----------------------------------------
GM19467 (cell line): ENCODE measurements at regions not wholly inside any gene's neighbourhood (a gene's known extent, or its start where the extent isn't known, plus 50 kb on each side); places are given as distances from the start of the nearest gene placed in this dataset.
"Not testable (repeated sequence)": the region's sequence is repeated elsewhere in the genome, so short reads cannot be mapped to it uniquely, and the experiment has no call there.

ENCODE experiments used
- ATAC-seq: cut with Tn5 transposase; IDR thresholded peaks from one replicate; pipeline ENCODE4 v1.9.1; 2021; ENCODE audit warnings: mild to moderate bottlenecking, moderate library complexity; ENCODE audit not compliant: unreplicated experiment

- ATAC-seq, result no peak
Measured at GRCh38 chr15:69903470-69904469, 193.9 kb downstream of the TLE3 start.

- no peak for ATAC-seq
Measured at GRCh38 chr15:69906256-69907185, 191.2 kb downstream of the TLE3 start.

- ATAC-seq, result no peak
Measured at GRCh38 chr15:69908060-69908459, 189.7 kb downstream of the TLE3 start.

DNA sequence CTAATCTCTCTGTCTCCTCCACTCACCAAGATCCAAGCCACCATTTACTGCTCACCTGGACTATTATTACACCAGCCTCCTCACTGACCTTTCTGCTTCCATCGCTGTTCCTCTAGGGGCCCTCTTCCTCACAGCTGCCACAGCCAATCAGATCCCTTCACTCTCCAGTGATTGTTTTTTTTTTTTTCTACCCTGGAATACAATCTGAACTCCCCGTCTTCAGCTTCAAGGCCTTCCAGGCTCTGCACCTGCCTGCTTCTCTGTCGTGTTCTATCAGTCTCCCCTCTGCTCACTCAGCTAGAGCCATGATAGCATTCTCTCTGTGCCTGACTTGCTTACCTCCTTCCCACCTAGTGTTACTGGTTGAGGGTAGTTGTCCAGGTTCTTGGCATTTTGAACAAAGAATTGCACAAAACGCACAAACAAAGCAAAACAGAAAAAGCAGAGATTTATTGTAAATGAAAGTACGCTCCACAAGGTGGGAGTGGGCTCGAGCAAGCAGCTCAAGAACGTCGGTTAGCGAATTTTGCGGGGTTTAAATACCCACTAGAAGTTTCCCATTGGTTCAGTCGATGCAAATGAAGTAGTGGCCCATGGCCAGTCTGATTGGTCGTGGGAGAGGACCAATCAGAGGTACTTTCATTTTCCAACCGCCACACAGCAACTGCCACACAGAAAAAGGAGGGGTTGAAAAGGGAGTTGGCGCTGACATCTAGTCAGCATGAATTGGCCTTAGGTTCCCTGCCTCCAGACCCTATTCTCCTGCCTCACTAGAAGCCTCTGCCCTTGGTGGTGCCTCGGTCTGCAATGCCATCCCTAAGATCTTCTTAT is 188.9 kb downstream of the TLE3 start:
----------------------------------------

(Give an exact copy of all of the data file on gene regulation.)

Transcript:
GM19467 (cell line): ENCODE measurements at regions not wholly inside any gene's neighbourhood (a gene's known extent, or its start where the extent isn't known, plus 50 kb on each side); places are given as distances from the start of the nearest gene placed in this dataset.
"Not testable (repeated sequence)": the region's sequence is repeated elsewhere in the genome, so short reads cannot be mapped to it uniquely, and the experiment has no call there.

ENCODE experiments used
- ATAC-seq: cut with Tn5 transposase; IDR thresholded peaks from one replicate; pipeline ENCODE4 v1.9.1; 2021; ENCODE audit warnings: mild to moderate bottlenecking, moderate library complexity; ENCODE audit not compliant: unreplicated experiment

- ATAC-seq, result no peak
Measured at GRCh38 chr15:69903470-69904469, 193.9 kb downstream of the TLE3 start.

- no peak for ATAC-seq
Measured at GRCh38 chr15:69906256-69907185, 191.2 kb downstream of the TLE3 start.

- ATAC-seq, result no peak
Measured at GRCh38 chr15:69908060-69908459, 189.7 kb downstream of the TLE3 start.

DNA sequence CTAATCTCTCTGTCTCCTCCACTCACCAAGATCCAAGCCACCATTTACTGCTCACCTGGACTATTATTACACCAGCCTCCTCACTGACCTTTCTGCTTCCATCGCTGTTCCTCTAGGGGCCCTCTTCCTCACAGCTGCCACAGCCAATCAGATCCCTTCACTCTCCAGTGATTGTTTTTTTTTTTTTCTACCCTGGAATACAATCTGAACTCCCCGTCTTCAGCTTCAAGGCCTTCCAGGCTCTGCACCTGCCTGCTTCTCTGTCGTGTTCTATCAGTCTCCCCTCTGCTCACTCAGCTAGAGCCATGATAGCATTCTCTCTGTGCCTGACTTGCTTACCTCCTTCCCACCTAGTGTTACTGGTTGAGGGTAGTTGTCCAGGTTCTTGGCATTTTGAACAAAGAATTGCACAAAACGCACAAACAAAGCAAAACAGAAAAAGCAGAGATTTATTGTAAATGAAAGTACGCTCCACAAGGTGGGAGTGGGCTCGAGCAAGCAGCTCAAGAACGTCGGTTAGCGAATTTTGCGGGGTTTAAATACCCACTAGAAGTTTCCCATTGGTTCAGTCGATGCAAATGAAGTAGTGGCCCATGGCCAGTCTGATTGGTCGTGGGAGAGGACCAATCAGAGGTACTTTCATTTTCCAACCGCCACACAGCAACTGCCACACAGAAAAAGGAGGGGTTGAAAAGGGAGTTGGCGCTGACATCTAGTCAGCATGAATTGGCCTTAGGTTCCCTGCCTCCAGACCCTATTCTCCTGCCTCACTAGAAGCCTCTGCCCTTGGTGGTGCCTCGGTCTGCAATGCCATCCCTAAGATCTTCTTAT is 188.9 kb downstream of the TLE3 start: